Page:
Castor has been leading a Puerto Rico Recovery & Assistance Task Force made up of local and regional government, nonprofit and faith-based organizations to maximize collaboration and assist relocated families following the devastation of Hurricane Maria.
Mast touts compromise for South Florida reservoir
South Florida delegation members believe a major cause of the algae-infested water in their region is a giant step closer to being fixed. Earlier this week, Republican Rep. Brian Mast of Palm City announced a deal between the House and Senate to pass a bipartisan Water Resources Development Act that would, among other things, officially authorize building a reservoir south of Lake Okeechobee.
The significance of that action is that instead of releasing the polluted water from the lake into local waterways, that water can be directed into the reservoir. It would also expedite an enhanced regulation plan for the lake.
The House had previously passed the bill in June but had not received a vote in the Senate.
“This bipartisan bill includes all of the Treasure Coast priorities from the version passed by the House on June 6, 2018 and also includes an updated bipartisan provision that I wrote with Senator Marco Rubio and Senator Bill Nelson to authorize the EAA Southern Storage Reservoir,” Mast said in a communication with constituents. “Getting this bill signed into law is absolutely critical in our fight for clean water.”
Mast said the compromise bill is expected to be voted on in both chambers during September.
Wilson questions Trump’s fitness to lead
Things between Trump and Democratic Rep. Frederica Wilson have been rather quiet since last year’s dust-up over a planned condolence call to the widow of Wilson’s Miami Gardens constituent. It got uglier when White House Chief of Staff John Kelly got involved.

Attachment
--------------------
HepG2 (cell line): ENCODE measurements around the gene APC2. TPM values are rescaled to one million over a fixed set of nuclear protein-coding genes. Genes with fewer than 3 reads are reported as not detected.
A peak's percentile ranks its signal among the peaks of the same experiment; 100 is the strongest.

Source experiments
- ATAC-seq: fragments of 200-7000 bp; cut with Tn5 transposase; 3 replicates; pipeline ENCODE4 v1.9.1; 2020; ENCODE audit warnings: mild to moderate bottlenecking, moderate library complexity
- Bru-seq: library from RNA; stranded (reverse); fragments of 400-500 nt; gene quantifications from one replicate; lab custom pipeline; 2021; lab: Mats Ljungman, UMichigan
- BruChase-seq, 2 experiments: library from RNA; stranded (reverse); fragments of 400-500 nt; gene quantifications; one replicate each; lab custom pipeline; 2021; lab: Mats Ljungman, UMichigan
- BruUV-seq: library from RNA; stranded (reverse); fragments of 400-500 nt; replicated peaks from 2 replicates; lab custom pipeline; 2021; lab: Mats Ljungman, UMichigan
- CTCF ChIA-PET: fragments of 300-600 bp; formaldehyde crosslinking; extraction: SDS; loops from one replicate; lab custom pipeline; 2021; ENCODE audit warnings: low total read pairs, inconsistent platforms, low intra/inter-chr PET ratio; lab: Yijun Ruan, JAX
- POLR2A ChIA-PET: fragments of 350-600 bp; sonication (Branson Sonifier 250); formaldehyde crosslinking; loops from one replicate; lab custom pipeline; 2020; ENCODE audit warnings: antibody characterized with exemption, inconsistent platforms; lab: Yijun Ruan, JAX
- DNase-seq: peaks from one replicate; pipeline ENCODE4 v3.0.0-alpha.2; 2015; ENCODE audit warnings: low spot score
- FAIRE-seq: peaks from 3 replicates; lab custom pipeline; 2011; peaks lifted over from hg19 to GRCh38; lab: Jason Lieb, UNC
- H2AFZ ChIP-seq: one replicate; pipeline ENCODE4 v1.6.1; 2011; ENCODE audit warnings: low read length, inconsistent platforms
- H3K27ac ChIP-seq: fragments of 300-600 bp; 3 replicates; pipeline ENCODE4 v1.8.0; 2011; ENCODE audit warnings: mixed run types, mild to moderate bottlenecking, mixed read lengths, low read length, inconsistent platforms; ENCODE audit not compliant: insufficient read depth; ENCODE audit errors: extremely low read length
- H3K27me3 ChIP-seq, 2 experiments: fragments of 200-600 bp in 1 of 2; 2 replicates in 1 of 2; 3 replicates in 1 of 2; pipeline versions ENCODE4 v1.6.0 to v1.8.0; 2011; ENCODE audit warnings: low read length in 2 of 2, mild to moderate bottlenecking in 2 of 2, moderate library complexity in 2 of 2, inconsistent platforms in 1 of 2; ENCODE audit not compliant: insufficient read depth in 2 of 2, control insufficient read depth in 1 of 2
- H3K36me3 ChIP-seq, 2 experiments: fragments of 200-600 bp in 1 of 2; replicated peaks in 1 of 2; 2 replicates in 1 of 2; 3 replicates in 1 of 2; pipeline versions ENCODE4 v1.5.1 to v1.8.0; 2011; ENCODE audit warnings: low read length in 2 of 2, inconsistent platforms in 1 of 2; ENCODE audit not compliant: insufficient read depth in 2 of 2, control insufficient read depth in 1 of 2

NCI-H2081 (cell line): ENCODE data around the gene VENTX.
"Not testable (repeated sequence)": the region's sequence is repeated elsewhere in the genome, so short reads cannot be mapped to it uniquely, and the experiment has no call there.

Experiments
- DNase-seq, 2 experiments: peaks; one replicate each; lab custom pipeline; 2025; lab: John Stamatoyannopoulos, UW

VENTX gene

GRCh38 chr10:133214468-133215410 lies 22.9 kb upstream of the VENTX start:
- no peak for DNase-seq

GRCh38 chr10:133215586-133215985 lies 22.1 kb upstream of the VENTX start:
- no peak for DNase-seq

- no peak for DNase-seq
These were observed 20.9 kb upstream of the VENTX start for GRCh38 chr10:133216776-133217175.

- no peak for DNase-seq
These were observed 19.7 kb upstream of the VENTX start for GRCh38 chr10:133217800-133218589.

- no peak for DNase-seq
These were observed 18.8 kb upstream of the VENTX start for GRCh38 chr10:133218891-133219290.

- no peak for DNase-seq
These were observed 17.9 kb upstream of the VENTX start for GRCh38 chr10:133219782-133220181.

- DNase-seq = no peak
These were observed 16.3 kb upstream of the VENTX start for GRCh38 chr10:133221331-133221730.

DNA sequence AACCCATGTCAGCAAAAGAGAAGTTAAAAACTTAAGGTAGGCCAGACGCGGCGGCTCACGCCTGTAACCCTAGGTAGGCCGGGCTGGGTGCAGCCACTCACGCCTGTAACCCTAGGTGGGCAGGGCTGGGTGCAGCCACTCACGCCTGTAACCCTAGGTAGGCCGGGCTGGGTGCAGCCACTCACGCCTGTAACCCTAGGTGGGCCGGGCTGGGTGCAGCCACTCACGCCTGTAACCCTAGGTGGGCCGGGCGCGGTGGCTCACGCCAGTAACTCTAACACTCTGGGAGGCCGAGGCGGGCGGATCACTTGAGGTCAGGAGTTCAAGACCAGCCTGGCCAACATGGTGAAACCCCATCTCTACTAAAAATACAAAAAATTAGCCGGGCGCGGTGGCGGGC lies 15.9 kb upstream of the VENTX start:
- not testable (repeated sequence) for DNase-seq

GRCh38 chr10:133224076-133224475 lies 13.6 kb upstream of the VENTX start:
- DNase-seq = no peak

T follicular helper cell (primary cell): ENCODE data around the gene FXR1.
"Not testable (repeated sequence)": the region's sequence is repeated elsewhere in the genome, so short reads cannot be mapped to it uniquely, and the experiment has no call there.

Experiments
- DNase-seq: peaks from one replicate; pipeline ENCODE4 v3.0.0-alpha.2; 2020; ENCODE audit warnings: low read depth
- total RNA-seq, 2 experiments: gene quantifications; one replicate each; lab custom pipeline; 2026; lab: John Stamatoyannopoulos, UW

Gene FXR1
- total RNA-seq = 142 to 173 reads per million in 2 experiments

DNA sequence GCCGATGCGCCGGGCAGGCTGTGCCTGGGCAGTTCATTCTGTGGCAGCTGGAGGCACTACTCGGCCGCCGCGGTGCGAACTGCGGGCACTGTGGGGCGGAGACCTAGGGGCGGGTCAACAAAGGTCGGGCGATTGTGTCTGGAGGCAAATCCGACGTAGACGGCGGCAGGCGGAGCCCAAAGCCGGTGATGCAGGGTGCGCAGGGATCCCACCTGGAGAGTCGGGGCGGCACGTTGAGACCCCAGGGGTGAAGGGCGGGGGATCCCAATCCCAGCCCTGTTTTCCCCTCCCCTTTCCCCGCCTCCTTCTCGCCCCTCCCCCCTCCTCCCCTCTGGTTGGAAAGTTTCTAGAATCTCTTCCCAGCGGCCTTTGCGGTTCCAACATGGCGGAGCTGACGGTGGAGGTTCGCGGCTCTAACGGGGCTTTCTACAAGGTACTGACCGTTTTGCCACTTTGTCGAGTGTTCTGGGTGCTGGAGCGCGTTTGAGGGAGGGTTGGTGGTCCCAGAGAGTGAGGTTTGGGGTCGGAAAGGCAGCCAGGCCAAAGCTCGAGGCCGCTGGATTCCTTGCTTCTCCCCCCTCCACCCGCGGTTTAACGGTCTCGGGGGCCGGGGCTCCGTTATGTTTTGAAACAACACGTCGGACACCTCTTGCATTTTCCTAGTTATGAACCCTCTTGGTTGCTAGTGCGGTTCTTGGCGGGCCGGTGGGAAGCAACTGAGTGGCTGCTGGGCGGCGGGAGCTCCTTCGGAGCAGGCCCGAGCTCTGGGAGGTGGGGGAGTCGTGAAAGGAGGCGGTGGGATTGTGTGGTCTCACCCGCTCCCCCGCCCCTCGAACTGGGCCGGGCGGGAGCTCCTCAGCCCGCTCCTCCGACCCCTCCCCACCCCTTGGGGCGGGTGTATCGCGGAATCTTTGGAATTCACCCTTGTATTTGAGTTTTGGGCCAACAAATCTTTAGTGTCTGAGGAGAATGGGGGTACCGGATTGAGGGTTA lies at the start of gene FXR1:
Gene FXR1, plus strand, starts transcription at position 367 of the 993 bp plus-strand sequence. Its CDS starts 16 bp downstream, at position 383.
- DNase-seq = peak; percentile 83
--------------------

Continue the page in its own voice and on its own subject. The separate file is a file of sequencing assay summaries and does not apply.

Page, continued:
Amarosa had faded from the headlines as well but reinserted herself. She released a secret recording of Trump talking about terrorists in Niger, the country where Wilson’s constituent, Sgt. LaDavid Johnson and three Army colleagues were ambushed and killed in October 2017.
On the recording, played on the television program, The View, Trump can be heard saying that being a terrorist is “the only thing” one can do in Niger to earn a living. He also said, “I wouldn’t want to be a terrorist right now.”
In describing his administration’s efforts to fight terrorism Trump further said, “you know people don’t say that’s the reason they’re there is because we forced them out (of the Middle East) and it’s not nearly as intense, but it’s pretty intense, you see that happening.”
Wilson took umbrage at those comments, claiming it represents another piece of evidence showing why Trump should not be President.